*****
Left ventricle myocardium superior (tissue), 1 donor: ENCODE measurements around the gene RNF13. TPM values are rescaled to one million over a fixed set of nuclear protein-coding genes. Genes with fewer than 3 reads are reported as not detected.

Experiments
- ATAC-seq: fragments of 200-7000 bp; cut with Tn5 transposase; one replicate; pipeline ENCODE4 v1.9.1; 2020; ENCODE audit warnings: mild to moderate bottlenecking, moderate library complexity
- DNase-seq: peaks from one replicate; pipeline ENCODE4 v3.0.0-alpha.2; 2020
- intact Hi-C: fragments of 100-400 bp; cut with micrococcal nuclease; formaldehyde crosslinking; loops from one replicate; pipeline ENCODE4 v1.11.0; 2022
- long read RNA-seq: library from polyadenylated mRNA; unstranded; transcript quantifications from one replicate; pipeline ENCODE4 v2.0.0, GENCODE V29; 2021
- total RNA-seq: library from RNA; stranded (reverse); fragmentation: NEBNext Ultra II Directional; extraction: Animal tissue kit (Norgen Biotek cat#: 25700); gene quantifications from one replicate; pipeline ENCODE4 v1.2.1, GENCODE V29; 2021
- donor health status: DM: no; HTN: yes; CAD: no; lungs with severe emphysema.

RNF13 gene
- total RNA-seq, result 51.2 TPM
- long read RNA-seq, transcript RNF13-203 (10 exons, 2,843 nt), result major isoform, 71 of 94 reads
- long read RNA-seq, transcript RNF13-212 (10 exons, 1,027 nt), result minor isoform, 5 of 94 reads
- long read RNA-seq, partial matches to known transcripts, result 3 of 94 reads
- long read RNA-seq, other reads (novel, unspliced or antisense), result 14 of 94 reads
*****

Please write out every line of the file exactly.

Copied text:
Left ventricle myocardium superior (tissue), 1 donor: ENCODE measurements around the gene RNF13. TPM values are rescaled to one million over a fixed set of nuclear protein-coding genes. Genes with fewer than 3 reads are reported as not detected.

Experiments
- ATAC-seq: fragments of 200-7000 bp; cut with Tn5 transposase; one replicate; pipeline ENCODE4 v1.9.1; 2020; ENCODE audit warnings: mild to moderate bottlenecking, moderate library complexity
- DNase-seq: peaks from one replicate; pipeline ENCODE4 v3.0.0-alpha.2; 2020
- intact Hi-C: fragments of 100-400 bp; cut with micrococcal nuclease; formaldehyde crosslinking; loops from one replicate; pipeline ENCODE4 v1.11.0; 2022
- long read RNA-seq: library from polyadenylated mRNA; unstranded; transcript quantifications from one replicate; pipeline ENCODE4 v2.0.0, GENCODE V29; 2021
- total RNA-seq: library from RNA; stranded (reverse); fragmentation: NEBNext Ultra II Directional; extraction: Animal tissue kit (Norgen Biotek cat#: 25700); gene quantifications from one replicate; pipeline ENCODE4 v1.2.1, GENCODE V29; 2021
- donor health status: DM: no; HTN: yes; CAD: no; lungs with severe emphysema.

RNF13 gene
- total RNA-seq, result 51.2 TPM
- long read RNA-seq, transcript RNF13-203 (10 exons, 2,843 nt), result major isoform, 71 of 94 reads
- long read RNA-seq, transcript RNF13-212 (10 exons, 1,027 nt), result minor isoform, 5 of 94 reads
- long read RNA-seq, partial matches to known transcripts, result 3 of 94 reads
- long read RNA-seq, other reads (novel, unspliced or antisense), result 14 of 94 reads